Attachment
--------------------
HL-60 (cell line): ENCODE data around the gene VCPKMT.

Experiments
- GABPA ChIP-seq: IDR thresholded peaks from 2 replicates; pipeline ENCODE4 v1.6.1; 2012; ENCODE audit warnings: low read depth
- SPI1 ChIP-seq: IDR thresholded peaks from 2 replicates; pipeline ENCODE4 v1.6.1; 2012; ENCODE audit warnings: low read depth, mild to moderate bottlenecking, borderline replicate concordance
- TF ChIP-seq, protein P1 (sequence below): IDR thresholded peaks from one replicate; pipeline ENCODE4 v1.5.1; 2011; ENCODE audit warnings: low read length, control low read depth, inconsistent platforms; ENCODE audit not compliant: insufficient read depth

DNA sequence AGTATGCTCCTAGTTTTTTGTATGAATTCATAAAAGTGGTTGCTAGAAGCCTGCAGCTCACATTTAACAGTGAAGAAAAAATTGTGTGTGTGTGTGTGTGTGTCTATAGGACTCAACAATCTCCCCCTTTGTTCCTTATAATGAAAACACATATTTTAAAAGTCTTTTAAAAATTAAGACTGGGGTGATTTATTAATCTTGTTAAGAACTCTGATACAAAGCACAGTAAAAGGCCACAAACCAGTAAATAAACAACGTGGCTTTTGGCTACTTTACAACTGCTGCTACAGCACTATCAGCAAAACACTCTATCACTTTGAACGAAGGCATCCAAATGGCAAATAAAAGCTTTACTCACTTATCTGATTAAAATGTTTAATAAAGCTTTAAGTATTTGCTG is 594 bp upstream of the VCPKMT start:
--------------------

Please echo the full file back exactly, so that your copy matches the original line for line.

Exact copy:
HL-60 (cell line): ENCODE data around the gene VCPKMT.

Experiments
- GABPA ChIP-seq: IDR thresholded peaks from 2 replicates; pipeline ENCODE4 v1.6.1; 2012; ENCODE audit warnings: low read depth
- SPI1 ChIP-seq: IDR thresholded peaks from 2 replicates; pipeline ENCODE4 v1.6.1; 2012; ENCODE audit warnings: low read depth, mild to moderate bottlenecking, borderline replicate concordance
- TF ChIP-seq, protein P1 (sequence below): IDR thresholded peaks from one replicate; pipeline ENCODE4 v1.5.1; 2011; ENCODE audit warnings: low read length, control low read depth, inconsistent platforms; ENCODE audit not compliant: insufficient read depth

DNA sequence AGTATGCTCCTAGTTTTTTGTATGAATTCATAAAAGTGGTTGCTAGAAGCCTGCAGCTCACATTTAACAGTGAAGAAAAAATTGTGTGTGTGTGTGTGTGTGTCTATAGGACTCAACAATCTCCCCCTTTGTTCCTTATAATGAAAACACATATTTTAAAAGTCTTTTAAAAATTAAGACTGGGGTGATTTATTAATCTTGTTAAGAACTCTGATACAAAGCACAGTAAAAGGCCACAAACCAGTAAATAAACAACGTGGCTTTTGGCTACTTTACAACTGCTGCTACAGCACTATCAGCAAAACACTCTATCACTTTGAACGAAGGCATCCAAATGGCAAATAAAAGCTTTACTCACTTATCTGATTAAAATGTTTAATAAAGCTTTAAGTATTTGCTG is 594 bp upstream of the VCPKMT start: